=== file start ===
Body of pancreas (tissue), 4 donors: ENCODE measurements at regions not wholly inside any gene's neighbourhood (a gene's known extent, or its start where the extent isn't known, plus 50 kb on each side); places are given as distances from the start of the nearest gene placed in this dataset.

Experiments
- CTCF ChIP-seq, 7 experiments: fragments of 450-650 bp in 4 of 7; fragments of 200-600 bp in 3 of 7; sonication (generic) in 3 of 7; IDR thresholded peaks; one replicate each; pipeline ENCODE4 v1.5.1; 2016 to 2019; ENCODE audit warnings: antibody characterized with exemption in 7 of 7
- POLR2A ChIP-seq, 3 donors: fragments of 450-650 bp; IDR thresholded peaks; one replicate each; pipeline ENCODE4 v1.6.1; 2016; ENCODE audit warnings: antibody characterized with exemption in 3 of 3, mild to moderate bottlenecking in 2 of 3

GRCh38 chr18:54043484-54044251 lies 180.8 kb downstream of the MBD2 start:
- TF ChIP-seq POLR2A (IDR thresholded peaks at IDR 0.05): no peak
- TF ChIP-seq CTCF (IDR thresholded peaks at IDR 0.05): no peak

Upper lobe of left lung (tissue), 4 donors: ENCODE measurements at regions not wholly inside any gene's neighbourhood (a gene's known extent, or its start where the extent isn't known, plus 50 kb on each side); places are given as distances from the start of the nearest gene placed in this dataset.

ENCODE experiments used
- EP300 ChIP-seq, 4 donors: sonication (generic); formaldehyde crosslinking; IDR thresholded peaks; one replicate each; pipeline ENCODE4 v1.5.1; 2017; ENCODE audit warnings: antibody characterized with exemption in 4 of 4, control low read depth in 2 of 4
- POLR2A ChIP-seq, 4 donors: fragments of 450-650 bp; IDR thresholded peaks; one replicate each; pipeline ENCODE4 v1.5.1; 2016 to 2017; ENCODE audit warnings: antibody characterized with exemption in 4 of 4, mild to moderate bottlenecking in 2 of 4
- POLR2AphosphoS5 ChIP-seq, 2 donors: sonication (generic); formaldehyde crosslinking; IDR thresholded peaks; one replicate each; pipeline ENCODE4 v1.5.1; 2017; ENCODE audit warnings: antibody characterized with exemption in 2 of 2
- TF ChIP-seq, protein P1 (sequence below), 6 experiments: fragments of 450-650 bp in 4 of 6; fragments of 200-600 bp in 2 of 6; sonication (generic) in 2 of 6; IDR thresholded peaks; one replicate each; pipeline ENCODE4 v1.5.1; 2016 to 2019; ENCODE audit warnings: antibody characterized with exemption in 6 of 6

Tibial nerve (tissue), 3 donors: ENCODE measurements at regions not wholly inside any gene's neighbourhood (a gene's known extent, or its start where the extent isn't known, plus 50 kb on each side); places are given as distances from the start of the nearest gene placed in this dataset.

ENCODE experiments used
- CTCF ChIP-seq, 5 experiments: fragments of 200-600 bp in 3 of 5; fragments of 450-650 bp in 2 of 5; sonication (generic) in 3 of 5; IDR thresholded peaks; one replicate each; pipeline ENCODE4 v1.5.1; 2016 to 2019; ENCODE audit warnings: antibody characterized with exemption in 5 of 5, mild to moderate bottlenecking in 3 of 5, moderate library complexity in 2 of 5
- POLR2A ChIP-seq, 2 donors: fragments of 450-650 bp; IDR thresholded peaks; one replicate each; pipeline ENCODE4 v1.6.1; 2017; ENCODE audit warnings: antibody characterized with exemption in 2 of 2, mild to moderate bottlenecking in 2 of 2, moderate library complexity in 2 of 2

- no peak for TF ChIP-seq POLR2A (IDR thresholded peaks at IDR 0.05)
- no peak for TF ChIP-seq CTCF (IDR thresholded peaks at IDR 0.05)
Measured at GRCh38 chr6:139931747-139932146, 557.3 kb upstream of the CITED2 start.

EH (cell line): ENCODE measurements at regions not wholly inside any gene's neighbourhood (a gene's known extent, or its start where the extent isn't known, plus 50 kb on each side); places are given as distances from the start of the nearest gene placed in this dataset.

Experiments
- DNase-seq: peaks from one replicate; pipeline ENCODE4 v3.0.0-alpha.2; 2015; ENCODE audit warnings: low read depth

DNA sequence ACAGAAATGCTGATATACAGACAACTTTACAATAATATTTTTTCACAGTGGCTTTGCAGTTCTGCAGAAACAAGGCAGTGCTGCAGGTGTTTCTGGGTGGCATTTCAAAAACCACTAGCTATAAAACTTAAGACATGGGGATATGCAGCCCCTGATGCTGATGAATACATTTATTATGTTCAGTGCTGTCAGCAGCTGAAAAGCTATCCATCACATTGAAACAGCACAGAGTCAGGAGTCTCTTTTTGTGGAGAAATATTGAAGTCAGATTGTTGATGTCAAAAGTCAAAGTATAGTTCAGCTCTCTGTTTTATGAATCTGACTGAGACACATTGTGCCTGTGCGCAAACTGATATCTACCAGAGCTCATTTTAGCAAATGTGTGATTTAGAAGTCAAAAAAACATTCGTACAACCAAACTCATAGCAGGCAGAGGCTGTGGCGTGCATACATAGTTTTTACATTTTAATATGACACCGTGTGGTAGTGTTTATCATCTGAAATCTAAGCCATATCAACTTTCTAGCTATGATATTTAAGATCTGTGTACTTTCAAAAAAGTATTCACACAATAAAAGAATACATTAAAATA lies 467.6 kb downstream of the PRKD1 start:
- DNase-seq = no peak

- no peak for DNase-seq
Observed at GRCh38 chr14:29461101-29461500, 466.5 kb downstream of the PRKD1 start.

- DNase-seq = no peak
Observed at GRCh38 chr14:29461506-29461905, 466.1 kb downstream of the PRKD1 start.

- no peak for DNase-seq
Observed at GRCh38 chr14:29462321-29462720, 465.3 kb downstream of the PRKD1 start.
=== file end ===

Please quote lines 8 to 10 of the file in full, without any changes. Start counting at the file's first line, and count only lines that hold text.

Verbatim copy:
Upper lobe of left lung (tissue), 4 donors: ENCODE measurements at regions not wholly inside any gene's neighbourhood (a gene's known extent, or its start where the extent isn't known, plus 50 kb on each side); places are given as distances from the start of the nearest gene placed in this dataset.

ENCODE experiments used
- EP300 ChIP-seq, 4 donors: sonication (generic); formaldehyde crosslinking; IDR thresholded peaks; one replicate each; pipeline ENCODE4 v1.5.1; 2017; ENCODE audit warnings: antibody characterized with exemption in 4 of 4, control low read depth in 2 of 4